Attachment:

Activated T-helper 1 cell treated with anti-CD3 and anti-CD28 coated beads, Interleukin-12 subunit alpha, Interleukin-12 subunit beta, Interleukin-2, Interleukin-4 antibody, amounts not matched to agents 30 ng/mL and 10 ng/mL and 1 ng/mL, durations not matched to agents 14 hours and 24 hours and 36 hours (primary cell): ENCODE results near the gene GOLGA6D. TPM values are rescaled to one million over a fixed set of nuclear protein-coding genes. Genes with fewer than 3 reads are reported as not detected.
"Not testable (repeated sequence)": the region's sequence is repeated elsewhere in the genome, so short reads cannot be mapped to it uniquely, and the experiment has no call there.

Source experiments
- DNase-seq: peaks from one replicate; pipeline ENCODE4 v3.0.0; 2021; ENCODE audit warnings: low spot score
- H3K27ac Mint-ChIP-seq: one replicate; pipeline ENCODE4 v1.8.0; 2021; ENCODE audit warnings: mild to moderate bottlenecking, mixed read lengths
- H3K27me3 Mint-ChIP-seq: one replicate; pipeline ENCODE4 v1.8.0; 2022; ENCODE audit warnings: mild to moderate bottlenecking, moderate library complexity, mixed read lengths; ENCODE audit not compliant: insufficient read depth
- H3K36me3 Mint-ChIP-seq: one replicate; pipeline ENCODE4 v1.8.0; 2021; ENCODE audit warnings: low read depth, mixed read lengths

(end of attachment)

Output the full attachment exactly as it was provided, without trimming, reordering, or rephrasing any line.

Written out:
Activated T-helper 1 cell treated with anti-CD3 and anti-CD28 coated beads, Interleukin-12 subunit alpha, Interleukin-12 subunit beta, Interleukin-2, Interleukin-4 antibody, amounts not matched to agents 30 ng/mL and 10 ng/mL and 1 ng/mL, durations not matched to agents 14 hours and 24 hours and 36 hours (primary cell): ENCODE results near the gene GOLGA6D. TPM values are rescaled to one million over a fixed set of nuclear protein-coding genes. Genes with fewer than 3 reads are reported as not detected.
"Not testable (repeated sequence)": the region's sequence is repeated elsewhere in the genome, so short reads cannot be mapped to it uniquely, and the experiment has no call there.

Source experiments
- DNase-seq: peaks from one replicate; pipeline ENCODE4 v3.0.0; 2021; ENCODE audit warnings: low spot score
- H3K27ac Mint-ChIP-seq: one replicate; pipeline ENCODE4 v1.8.0; 2021; ENCODE audit warnings: mild to moderate bottlenecking, mixed read lengths
- H3K27me3 Mint-ChIP-seq: one replicate; pipeline ENCODE4 v1.8.0; 2022; ENCODE audit warnings: mild to moderate bottlenecking, moderate library complexity, mixed read lengths; ENCODE audit not compliant: insufficient read depth
- H3K36me3 Mint-ChIP-seq: one replicate; pipeline ENCODE4 v1.8.0; 2021; ENCODE audit warnings: low read depth, mixed read lengths